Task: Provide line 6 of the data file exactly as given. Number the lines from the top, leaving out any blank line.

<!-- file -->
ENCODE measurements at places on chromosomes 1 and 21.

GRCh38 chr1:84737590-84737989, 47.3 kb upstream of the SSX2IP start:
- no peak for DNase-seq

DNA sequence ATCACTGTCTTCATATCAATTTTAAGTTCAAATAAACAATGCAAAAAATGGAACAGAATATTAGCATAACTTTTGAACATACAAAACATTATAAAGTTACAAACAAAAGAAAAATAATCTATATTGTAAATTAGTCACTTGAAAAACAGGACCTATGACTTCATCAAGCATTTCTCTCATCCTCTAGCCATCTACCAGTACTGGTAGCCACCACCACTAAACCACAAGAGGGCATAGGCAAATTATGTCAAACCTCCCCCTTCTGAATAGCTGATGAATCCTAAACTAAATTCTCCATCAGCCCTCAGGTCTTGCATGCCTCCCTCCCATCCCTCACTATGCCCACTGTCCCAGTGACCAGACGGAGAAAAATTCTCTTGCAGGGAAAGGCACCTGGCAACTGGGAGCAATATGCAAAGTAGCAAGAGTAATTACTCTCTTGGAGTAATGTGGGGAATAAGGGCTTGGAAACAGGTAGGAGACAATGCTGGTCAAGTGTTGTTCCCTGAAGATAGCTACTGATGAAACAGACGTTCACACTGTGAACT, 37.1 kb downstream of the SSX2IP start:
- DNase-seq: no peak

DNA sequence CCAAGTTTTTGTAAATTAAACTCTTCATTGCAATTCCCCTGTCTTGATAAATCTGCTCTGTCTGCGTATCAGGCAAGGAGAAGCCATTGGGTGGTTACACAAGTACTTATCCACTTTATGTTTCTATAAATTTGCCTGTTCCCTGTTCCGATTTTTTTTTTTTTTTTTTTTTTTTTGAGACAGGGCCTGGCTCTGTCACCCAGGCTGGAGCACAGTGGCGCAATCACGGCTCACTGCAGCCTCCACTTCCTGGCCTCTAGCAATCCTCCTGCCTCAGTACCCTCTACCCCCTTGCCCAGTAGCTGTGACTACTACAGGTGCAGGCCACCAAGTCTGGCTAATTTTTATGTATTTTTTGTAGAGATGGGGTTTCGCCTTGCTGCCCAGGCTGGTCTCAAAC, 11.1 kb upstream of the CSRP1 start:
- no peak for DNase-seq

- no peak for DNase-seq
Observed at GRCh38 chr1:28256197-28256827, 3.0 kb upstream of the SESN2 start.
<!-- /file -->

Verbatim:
DNA sequence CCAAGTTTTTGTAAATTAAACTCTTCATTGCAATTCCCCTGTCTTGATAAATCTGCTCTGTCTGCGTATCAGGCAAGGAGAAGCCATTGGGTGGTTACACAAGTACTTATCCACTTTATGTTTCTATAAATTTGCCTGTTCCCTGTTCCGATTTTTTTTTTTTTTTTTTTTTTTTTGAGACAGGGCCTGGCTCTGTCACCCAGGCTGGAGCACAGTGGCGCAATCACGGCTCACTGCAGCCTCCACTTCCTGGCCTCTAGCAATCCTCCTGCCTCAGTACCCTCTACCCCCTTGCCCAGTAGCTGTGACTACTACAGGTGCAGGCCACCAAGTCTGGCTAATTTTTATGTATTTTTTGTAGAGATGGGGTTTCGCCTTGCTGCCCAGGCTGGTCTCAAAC, 11.1 kb upstream of the CSRP1 start: